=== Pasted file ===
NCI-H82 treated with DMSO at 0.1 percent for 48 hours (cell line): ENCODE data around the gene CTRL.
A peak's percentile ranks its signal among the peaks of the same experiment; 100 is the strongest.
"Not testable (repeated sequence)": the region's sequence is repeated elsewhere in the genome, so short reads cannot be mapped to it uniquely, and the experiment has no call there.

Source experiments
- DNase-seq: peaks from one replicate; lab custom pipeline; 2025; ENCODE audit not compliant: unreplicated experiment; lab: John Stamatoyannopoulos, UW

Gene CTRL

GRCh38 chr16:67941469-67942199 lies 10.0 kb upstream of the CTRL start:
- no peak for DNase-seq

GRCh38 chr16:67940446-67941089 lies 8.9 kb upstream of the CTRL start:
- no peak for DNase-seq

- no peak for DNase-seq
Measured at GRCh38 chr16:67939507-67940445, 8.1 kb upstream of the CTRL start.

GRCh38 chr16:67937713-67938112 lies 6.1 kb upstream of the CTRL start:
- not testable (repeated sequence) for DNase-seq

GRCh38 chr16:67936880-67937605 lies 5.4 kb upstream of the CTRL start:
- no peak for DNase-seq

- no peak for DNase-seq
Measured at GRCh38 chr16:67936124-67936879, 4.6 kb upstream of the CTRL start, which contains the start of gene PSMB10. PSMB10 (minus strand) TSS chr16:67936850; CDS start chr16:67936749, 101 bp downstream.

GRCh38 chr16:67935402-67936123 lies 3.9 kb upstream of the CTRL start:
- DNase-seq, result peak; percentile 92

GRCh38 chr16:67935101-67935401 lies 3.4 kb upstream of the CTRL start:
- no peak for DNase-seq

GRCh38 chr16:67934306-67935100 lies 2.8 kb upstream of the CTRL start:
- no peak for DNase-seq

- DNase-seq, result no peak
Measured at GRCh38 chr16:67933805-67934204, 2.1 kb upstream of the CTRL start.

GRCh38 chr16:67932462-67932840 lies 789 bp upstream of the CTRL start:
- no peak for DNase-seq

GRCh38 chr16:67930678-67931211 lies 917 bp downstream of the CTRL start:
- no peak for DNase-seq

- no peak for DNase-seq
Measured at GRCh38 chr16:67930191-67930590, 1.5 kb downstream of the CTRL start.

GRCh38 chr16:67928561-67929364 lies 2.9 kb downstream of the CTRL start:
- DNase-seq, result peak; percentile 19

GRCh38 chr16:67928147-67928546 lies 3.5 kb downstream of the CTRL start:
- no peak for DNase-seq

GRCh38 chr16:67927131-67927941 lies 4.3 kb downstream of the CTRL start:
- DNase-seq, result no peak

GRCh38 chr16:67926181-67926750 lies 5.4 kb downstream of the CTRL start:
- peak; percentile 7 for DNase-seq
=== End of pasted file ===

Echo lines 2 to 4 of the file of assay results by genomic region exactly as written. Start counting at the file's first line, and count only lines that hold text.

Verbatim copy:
A peak's percentile ranks its signal among the peaks of the same experiment; 100 is the strongest.
"Not testable (repeated sequence)": the region's sequence is repeated elsewhere in the genome, so short reads cannot be mapped to it uniquely, and the experiment has no call there.

Source experiments